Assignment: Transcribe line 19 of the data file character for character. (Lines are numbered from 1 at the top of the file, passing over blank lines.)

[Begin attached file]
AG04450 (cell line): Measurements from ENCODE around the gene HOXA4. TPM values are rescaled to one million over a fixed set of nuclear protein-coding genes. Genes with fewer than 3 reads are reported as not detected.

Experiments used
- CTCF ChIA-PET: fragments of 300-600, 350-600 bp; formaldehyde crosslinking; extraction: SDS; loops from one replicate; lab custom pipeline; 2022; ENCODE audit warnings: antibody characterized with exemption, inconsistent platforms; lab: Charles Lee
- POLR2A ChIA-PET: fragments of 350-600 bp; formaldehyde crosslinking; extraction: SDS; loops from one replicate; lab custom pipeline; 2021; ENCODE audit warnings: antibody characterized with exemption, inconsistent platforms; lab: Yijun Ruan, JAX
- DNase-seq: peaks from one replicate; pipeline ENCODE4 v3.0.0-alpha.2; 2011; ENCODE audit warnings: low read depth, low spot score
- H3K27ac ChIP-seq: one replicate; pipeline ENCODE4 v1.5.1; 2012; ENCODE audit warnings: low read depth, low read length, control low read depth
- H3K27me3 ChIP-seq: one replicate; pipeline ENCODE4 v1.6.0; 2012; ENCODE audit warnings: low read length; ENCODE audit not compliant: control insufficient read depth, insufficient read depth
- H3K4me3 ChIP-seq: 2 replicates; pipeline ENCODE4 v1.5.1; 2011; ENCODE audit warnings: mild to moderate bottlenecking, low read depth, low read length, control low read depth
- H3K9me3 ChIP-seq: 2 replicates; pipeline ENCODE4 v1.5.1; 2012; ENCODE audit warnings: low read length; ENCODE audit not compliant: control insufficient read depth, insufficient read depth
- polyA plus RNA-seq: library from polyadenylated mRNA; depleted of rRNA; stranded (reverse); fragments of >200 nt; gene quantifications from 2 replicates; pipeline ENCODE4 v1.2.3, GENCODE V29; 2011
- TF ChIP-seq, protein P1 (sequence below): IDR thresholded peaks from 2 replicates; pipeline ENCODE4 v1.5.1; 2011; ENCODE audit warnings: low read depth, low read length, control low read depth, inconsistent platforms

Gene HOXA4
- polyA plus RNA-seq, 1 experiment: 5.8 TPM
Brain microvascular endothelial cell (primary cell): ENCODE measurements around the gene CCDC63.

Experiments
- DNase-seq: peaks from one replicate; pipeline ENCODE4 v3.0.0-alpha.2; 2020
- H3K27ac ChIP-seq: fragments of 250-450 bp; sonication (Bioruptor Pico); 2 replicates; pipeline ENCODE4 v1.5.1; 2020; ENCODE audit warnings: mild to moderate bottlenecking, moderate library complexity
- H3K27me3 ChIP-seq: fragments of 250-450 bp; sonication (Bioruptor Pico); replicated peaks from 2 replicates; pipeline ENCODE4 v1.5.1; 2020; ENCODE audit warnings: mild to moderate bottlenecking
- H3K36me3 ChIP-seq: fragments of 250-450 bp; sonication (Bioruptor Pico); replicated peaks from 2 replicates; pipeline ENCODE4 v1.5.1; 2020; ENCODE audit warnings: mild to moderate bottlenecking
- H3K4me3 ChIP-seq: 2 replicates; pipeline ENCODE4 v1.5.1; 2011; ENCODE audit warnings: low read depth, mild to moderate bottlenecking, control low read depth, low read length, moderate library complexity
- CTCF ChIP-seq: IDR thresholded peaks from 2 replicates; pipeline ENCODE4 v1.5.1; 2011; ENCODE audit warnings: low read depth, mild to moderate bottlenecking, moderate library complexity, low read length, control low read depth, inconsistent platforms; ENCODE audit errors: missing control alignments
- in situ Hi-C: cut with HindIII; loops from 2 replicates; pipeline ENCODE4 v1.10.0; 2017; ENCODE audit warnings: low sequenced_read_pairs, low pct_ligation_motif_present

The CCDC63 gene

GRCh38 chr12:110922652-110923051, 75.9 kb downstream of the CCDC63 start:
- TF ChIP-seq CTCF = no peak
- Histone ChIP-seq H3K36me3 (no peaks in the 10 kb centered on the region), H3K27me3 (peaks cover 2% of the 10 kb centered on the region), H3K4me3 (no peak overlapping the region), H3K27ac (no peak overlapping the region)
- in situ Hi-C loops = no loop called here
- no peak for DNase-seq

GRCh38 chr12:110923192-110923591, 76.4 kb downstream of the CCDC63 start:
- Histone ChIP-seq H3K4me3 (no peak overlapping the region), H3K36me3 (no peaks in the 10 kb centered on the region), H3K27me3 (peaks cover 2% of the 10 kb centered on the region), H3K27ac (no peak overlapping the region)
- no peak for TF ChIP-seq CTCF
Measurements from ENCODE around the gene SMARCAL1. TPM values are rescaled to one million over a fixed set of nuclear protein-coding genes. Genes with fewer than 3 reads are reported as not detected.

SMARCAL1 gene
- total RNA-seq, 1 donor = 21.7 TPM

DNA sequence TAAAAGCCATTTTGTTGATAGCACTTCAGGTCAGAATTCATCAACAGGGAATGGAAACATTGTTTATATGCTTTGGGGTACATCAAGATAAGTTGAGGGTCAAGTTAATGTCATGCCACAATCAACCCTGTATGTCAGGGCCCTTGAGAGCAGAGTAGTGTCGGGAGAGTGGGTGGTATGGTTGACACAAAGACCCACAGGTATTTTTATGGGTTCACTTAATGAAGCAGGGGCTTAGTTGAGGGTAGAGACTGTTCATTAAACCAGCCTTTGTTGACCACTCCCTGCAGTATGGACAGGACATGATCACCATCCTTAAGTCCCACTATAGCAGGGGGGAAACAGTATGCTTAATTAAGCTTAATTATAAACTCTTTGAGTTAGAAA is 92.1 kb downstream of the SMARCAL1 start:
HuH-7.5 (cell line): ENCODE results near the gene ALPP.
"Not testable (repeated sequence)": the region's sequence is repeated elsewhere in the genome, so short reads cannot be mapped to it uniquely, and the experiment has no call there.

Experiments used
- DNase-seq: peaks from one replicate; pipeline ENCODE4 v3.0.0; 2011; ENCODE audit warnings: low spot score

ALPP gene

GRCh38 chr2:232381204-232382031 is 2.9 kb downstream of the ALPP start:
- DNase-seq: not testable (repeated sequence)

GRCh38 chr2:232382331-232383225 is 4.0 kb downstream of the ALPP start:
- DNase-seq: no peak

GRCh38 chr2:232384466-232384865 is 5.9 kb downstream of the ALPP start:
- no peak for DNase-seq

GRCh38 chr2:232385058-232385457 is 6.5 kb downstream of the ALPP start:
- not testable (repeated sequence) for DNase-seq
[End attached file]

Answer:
- H3K36me3 ChIP-seq: fragments of 250-450 bp; sonication (Bioruptor Pico); replicated peaks from 2 replicates; pipeline ENCODE4 v1.5.1; 2020; ENCODE audit warnings: mild to moderate bottlenecking